This is why certain QTEs are designed in very particular ways: like shaking the Wiimote in Resident Evil 4, as though it were a baton you were jogging with, was used to simulate running during a scene where your character had to escape an Indiana Jones style boulder. In the absence of a Holodeck (or even something like Oculus Rift), the challenge in crafting a useful QTE lies in finding a way to use the controller or computer in ways that permit the player to feel both involved in the action they see on screen and to feel like they’re actually physically engaged in it. It seems strange to say this about inputs reduced mostly to minor finger gestures, but it can make a world of difference between boredom and being on the edge of one’s seat.
2013’s Tomb Raider is a good example of a game with both compelling and frustrating forms of QTEs. There are surprising and aggravating moments where the challenge of a scene is reduced to pressing a specific button at the right time (press triangle or die), but others that felt more fun and meaningful, such as using your shotgun to blast away obstacles as you sluiced down white water rapids, or the unforgettable climax that saw Lara Croft take command of her iconic dual pistols. During ordinary combat, QTEs were used to trigger special attacks as well; the timing felt like a more reasonable challenge here because the consequence was a minor setback rather than failure (with the reward being a one-hit kill). There were better balances to be found throughout the game, even amidst a sea of button mashing affairs that felt forced or annoying.
Tempting as it may be, we shouldn’t write off QTEs as inherently poor design. The problem is less with the concept itself than with the constraints of the input devices we have and poor usage of the tools available to us. “It’s noteworthy that QTEs bother me less on iPhone games (like Revolution 60) than on consoles,” says Burnell. “It has to do with intuitiveness of gameplay. If there’s a barrier or unnatural button mapping, it makes learning more frustrating and unintuitive.”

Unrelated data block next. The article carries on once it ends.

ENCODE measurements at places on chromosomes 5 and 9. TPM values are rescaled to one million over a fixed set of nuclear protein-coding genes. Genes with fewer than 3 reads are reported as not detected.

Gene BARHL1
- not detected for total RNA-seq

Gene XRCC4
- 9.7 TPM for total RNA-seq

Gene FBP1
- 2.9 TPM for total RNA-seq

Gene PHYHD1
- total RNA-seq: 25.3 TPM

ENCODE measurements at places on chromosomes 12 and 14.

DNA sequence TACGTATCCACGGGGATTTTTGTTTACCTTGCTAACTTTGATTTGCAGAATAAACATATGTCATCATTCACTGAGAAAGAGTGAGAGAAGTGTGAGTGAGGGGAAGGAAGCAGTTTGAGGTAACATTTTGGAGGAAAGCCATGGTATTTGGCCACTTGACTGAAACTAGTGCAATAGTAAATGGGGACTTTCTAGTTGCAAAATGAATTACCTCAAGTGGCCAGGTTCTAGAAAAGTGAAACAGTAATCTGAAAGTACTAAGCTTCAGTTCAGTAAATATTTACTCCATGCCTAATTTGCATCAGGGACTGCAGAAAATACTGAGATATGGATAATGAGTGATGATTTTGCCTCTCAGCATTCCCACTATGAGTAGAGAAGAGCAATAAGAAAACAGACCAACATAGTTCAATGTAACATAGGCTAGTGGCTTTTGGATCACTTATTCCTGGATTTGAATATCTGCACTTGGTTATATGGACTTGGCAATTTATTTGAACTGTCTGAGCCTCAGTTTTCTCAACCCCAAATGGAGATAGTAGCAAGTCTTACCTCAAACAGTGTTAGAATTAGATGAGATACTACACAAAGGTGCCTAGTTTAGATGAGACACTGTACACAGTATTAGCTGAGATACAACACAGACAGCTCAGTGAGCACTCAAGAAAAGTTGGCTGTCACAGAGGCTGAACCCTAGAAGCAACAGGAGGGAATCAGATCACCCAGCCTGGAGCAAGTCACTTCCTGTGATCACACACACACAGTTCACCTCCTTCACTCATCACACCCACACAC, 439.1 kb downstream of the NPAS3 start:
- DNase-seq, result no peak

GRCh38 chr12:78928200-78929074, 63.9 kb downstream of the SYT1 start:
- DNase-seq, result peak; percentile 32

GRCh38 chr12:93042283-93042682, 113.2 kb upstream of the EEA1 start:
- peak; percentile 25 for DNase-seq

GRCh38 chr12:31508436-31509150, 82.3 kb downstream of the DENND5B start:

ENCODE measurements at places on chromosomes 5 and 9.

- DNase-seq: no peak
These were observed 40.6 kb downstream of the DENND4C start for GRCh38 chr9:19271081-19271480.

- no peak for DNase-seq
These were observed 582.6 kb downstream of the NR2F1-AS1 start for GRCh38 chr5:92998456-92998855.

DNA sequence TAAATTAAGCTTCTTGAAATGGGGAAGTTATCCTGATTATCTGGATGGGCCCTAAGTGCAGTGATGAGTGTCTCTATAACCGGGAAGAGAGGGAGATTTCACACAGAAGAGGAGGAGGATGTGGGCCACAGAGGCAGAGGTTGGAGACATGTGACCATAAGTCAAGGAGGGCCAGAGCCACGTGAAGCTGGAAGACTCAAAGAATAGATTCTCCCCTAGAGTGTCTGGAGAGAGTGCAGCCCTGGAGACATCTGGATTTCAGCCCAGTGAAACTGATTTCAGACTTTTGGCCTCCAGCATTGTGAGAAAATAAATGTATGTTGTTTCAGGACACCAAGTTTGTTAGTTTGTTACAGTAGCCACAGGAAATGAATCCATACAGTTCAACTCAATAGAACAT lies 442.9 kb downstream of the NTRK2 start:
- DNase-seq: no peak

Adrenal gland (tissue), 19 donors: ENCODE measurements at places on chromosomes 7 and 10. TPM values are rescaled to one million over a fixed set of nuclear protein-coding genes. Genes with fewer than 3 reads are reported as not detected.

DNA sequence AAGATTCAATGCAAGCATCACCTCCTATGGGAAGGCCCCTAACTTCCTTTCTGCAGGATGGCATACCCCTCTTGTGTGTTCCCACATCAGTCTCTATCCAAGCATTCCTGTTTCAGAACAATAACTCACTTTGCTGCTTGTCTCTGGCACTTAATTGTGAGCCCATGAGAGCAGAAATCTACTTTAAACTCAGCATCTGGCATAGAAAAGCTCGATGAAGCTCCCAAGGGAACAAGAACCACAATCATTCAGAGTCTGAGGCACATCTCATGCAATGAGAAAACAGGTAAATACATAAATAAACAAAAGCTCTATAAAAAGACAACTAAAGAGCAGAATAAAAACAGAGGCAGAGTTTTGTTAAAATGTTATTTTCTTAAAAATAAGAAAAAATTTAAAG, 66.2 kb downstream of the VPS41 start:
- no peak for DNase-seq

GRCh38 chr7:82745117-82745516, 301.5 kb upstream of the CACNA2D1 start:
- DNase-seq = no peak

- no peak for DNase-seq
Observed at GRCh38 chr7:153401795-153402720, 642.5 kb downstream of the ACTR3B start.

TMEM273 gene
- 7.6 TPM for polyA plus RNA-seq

The design of our input devices makes a world of difference in terms of what makes physical sense to one’s instincts and muscle memory. There is a reason the best QTEs are the most “natural” ones that haptically simulate the action on the game screen. “iPhone QTEs are ‘swipe here, make a circle here,’” Burnell adds. “There’s never an issue of ‘I need to look down at my controller because I’m not sure if square is on the left or the right of the control pad’.”
Mobile developer Eris Koleszar agrees, using the game Midnight Star as an example, “It has a QTE-type system for its melee combat and it feels much more intuitive because your muscle memory isn’t concerned with symbols and colors—just tap.” It’s precisely the promise of such interactions that makes the PS4 controller touchpad especially intriguing.
If there is a way forward from “Press F to Pay Respects,” it lies not only in avoiding button-pushing as a substitute for pathos (and thus letting writers and artists do their work) but also being more creative about what we expect gamers to do with our fingers, providing more unique inputs that see gamers availing themselves of the dexterity our phones are increasingly training us to have.
Quick time events, looked at fairly, are a callback to the earliest days of gaming; a big red A button loudly yielding beneath your thumb as you blast aliens and asteroids. Yet as lovely as it is, we cannot button mash our way to victory forever. QTEs are here to stay; now that we’ve seen how low they can go, let’s see what they can really do.
Katherine Cross is a Ph.D student at the City University of New York and a gaming scholar/critic who focuses on gender and culture in games. You can read her work at quinnae.com, at Feministing and on Twitter.